The more minimally invasive the procedure, the more it has increased in the past year. Botox procedures and microdermabrasion are both up eight percent, while dermal fillers are up five. Laser hair removal saw a four percent increase, and chemical peels grew by two percent.
Conversely, some surgical procedures decreased in the past year. Breast augmentation, in particular, saw a decrease of seven percent. Liposuction fell one percent as well. Some other surgical procedures increased as well, such as facelifts, which grew six percent.
What does it all mean? Plastic surgery is on the rise, but some procedures are more popular than others are. Facial rejuvenation is still one of the most popular, and saw the most growth in the past year. Female breast augmentation dropped, but male breast reduction rose significantly.
Reconstructive plastic surgery, those procedures designed to restore looks or function to parts of the body, grew one percent in the past year as well. Scar revision was down by two percent, but tumor removal — the most popular procedure by a wide margin — was up one percent.
Overall, it is satisfying to see an increase in important medical procedures as well as cosmetic appearance-enhancing treatments. Insurance coverage is historically an obstacle for some procedures, including female breast reduction. That these procedures are seeing an increase is a good sign for women and for plastic surgeons.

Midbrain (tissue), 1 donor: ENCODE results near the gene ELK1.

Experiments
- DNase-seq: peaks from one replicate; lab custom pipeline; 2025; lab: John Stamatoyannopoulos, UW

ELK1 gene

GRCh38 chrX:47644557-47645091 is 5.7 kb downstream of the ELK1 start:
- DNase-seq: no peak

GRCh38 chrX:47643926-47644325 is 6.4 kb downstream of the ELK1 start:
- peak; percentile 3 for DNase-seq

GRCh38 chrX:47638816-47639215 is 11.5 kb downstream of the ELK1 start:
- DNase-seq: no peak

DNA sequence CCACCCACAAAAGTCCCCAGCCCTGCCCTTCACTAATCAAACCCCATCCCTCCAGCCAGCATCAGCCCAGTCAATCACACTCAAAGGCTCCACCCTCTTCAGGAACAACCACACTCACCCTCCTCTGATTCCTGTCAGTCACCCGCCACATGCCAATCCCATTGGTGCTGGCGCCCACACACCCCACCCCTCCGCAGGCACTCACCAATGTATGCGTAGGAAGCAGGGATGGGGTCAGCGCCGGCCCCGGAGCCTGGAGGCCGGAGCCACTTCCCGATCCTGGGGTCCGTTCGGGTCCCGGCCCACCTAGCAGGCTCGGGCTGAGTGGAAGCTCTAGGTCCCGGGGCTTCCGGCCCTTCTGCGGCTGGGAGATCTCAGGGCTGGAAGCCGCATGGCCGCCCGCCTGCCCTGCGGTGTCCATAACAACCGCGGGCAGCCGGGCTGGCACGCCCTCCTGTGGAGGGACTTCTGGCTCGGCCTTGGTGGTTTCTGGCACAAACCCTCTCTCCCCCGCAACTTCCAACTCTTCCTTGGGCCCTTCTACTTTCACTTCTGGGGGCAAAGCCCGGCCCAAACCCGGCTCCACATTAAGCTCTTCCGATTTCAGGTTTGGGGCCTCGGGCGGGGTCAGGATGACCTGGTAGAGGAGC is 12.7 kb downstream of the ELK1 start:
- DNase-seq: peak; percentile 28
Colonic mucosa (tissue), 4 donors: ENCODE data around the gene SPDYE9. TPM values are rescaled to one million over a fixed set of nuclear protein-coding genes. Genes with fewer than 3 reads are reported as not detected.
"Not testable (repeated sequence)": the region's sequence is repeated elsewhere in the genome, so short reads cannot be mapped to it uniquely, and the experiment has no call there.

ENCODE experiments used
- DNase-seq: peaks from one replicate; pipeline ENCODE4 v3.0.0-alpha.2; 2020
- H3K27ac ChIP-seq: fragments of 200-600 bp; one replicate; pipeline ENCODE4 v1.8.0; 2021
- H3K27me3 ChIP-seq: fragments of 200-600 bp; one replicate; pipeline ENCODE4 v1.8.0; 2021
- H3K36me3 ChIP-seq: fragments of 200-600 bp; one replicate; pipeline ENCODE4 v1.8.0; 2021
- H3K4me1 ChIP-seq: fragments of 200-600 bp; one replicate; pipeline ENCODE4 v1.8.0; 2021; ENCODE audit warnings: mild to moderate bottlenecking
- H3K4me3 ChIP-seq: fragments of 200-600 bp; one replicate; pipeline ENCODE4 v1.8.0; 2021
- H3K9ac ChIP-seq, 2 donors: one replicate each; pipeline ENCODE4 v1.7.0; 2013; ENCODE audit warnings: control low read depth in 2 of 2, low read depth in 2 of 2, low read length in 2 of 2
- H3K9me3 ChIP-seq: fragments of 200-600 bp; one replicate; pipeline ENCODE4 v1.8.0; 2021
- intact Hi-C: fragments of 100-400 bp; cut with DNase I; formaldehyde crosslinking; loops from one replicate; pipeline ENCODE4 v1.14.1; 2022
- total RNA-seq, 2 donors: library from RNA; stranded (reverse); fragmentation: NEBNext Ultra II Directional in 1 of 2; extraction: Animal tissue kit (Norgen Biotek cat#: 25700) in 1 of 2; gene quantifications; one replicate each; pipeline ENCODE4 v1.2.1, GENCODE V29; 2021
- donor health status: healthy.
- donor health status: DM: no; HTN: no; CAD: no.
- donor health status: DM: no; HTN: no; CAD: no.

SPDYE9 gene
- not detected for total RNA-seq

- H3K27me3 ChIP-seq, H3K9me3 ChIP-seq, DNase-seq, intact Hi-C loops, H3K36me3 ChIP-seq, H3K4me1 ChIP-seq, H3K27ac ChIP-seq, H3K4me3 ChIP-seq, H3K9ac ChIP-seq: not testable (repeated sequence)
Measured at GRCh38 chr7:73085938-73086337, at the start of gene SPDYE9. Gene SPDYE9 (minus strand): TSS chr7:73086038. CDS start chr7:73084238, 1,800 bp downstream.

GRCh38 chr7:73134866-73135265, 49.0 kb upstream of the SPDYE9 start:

This article is a review of the ASPS statistics over the past several years. This seems relatively typical since overall noninvasive treatments have been steadily outgrowing the surgical cases and historically due to the significant recession we have had over the past several years surgical cases have dropped significantly compared to the years prior to 2008; nonetheless, just like the economy these surgical cases seem to be coming back but at a much slower rate than the nonsurgical modalities, such as Botox and fillers, so overall this article essentially mimics what my own personal office experience has been and I look forward to many more years of growth in the future.]]>
Surgery, even minor plastic surgery, is still effectively an open wound in the body. This means that makeup acts as a contaminant, and the act of applying it is putting unnecessary stress on the wounded area. Makeup can, in some cases, lead to longer healing times or even infection.